By Jarrod Magan, VP Client Technology Services, Sedgwick
It’s hard to remember a time without mobile phones, ubiquitous internet connectivity, or online banking. These technology advancements revolutionized the way we live. Soon, it will be difficult to remember a time when mobile apps, telemedicine and artificial intelligence were not a part of the workers’ compensation claims process. And, it’s not hard to imagine that there are many more technologies to come.
In last week’s posting, we explored some of the technologies that have been introduced or will soon be introduced and examined their impact on the claims industry today. This week we will look further out and talk about some of the technologies and applications under development and project how they could impact the industry in the years to come.
Among the claims areas expected to be impacted are:
Advocacy: Telephonic advocacy outreach will be replaced with video telepresence and allow for more personable and empathetic interactions.
Case management: Telehealth solutions, the delivery of health-related services and information by use of telecommunications systems, will more comprehensively support nurse case management and clinical triage. Telehealth will largely eliminate both the need and cost for field case management, adding more efficiency to the system.
Claims explanation: The claims process can be complex and requires extensive communications around such matters as reporting requirements, waiting periods, and indemnity benefits. Paper and electronic correspondence containing lengthy, written explanations will be replaced by online video platforms where claim concepts can be clearly demonstrated and explained. Personal avatars, virtual assistants and chat capabilities will also increase in popularity and support more holistically the advocacy of the person.
Doctors’ appointments: Telemedicine, the use of technology to provide clinical health care remotely, will become widely used making waiting rooms and doctors’ appointments, in many instances, relics of the past. Remote patient monitoring techniques will be deployed to ensure patients are recovering at an appropriate pace as expected and provide claims professionals and providers with real-time feedback to intervene as needed.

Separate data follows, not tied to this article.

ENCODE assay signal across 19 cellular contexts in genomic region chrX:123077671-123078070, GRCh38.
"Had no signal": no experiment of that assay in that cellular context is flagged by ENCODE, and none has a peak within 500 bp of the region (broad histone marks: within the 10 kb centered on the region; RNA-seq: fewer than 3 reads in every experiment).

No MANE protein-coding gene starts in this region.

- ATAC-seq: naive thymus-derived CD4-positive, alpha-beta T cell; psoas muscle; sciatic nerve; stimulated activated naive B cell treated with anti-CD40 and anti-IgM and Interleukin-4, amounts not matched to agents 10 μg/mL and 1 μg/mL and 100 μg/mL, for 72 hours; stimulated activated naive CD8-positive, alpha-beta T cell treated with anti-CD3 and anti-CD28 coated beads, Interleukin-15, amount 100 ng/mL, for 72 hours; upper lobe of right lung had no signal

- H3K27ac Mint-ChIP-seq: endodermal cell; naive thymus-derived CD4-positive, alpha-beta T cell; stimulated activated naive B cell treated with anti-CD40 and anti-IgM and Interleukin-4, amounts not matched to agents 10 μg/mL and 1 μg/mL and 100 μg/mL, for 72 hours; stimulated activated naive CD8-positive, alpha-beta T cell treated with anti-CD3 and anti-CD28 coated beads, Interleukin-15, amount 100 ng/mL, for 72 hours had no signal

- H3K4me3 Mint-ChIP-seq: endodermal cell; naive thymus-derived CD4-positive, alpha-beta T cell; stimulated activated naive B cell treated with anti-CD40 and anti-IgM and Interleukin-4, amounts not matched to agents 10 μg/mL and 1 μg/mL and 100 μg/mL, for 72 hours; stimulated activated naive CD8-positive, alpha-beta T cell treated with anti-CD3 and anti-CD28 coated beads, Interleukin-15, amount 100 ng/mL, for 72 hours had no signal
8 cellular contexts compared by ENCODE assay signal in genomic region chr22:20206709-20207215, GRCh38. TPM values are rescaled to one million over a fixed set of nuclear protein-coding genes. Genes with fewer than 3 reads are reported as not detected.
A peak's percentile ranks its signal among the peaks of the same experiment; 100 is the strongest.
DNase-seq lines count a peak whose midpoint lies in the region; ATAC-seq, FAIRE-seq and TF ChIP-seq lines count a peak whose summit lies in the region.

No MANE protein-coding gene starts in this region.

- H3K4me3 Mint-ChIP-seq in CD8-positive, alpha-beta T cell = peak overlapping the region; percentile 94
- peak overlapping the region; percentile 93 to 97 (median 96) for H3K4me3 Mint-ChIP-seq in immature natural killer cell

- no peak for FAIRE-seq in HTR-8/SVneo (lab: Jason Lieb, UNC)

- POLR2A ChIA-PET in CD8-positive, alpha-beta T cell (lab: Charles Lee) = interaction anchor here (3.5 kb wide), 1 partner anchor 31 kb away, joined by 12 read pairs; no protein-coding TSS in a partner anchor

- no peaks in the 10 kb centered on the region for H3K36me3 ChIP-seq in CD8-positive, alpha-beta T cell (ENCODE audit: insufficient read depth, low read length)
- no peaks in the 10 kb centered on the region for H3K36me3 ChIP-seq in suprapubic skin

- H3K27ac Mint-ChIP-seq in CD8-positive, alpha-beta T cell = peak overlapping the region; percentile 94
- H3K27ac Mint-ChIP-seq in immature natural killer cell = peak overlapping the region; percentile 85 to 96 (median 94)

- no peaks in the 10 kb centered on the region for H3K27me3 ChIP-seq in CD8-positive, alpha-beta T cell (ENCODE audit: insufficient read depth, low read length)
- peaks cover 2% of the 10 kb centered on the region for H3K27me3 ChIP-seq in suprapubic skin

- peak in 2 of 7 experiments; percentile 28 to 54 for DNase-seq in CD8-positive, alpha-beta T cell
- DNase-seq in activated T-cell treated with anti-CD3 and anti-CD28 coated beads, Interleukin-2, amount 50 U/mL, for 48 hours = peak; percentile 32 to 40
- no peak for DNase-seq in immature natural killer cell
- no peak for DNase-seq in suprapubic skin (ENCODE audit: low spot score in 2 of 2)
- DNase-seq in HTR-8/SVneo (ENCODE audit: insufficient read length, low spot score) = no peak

Employee engagement: Gamification of the claims experience through self-service applications will encourage and empower employees to take a more active role in their recovery and return to work. Additionally, techniques such as automated empathy have the opportunity to automate the experience by motivating the employee through familiar, text-like interaction. These technologies will be driven by artificial intelligence rooted in behavioral patterns and have the added benefit of reducing the workload of busy claims professionals. This could result in happier and more productive workers and lower claims costs for employers.
Health and wellness: With the rise in wearable devices and connected health initiatives, application programming interfaces (APIs) will begin to be integrated into mobile self-service tools to support injured workers within the workers’ compensation system. Information recorded by these devices can be available to and assessed by the injured employee, physician, nurse and claims examiner. Recommendations for treatment and recovery can be tailored to the individual based on the injury, activity, and any pre-existing conditions of the injured worker. Wearable tech devices can greatly assist injured workers in those instances where physical activity is recommended as a part of the recovery process.
Health records: As more physicians move to electronic health records, a rise in the use of portable personal health records is expected. These records will integrate workers’ compensation, disability, and leave information with other health information, forming more comprehensive insight into population health. The result will be a more complete picture of a person’s health.
Injury recovery: As more sensors are embedded into everyday items such as clothing, shoes, and hats, the Internet of Things will provide increasingly new ways to monitor activity, recovery and appointment progress for employees off of work. More readily available information can be expected to facilitate guidance and injury recovery.
Prescriptive analytics: Embedded document images, voice and video mining capabilities used in predictive analytics initiatives can provide greater insight into actions needed to produce the best result for an injured worker and take that important next step of actually prescribing the intervention required.
Prescriptions: First fill pharmacy cards will become part of a person’s digital wallet, thereby increasing convenience and satisfaction for workers’ compensation patients needing prescription drugs. Similar to physical cards currently in use, these smartphone-enabled solutions can be presented to a participating network pharmacy and the prescription can be filled at no cost to the injured worker. Additionally, the use of digital medicines monitored via smartphone may provide even more ability to administer medicine in a remote capacity.